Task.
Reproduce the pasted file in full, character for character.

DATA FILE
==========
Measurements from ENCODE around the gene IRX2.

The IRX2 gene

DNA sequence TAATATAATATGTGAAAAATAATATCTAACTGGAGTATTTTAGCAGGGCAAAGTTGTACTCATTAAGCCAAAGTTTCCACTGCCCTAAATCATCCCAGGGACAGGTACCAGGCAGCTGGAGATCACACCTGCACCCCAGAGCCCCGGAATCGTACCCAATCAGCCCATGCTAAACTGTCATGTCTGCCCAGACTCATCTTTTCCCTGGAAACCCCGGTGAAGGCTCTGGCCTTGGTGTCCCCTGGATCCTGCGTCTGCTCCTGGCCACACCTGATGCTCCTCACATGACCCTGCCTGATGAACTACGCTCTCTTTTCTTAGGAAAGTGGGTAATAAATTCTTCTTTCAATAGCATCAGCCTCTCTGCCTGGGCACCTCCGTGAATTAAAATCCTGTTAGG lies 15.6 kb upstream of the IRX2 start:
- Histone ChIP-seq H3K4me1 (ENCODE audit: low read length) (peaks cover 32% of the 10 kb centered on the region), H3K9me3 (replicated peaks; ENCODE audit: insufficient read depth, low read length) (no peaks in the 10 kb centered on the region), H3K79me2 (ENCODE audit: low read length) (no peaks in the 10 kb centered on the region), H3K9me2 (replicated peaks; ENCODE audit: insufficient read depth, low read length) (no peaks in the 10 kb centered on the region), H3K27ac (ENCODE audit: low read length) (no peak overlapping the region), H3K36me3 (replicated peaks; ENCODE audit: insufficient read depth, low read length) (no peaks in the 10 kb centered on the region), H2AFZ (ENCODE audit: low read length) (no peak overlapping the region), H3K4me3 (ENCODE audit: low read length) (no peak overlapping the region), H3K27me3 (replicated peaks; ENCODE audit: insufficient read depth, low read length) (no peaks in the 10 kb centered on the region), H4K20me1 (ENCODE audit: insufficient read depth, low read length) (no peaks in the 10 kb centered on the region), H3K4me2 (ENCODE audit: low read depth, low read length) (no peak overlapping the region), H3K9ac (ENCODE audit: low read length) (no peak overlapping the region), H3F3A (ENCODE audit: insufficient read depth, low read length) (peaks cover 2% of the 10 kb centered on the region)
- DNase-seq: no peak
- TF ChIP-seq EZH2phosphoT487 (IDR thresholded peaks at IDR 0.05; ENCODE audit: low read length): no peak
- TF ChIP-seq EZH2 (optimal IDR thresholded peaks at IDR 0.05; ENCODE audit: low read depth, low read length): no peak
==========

Measurements from ENCODE around the gene IRX2.

The IRX2 gene

DNA sequence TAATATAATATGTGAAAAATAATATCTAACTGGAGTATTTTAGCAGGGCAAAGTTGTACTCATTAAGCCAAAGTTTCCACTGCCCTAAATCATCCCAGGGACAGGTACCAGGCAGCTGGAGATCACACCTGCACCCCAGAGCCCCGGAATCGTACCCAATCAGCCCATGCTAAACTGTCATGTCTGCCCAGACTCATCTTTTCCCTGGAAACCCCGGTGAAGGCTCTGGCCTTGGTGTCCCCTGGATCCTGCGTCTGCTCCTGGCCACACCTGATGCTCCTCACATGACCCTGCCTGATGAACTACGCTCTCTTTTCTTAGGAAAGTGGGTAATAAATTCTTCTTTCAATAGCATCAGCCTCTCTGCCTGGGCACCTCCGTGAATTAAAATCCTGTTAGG lies 15.6 kb upstream of the IRX2 start:
- Histone ChIP-seq H3K4me1 (ENCODE audit: low read length) (peaks cover 32% of the 10 kb centered on the region), H3K9me3 (replicated peaks; ENCODE audit: insufficient read depth, low read length) (no peaks in the 10 kb centered on the region), H3K79me2 (ENCODE audit: low read length) (no peaks in the 10 kb centered on the region), H3K9me2 (replicated peaks; ENCODE audit: insufficient read depth, low read length) (no peaks in the 10 kb centered on the region), H3K27ac (ENCODE audit: low read length) (no peak overlapping the region), H3K36me3 (replicated peaks; ENCODE audit: insufficient read depth, low read length) (no peaks in the 10 kb centered on the region), H2AFZ (ENCODE audit: low read length) (no peak overlapping the region), H3K4me3 (ENCODE audit: low read length) (no peak overlapping the region), H3K27me3 (replicated peaks; ENCODE audit: insufficient read depth, low read length) (no peaks in the 10 kb centered on the region), H4K20me1 (ENCODE audit: insufficient read depth, low read length) (no peaks in the 10 kb centered on the region), H3K4me2 (ENCODE audit: low read depth, low read length) (no peak overlapping the region), H3K9ac (ENCODE audit: low read length) (no peak overlapping the region), H3F3A (ENCODE audit: insufficient read depth, low read length) (peaks cover 2% of the 10 kb centered on the region)
- DNase-seq: no peak
- TF ChIP-seq EZH2phosphoT487 (IDR thresholded peaks at IDR 0.05; ENCODE audit: low read length): no peak
- TF ChIP-seq EZH2 (optimal IDR thresholded peaks at IDR 0.05; ENCODE audit: low read depth, low read length): no peak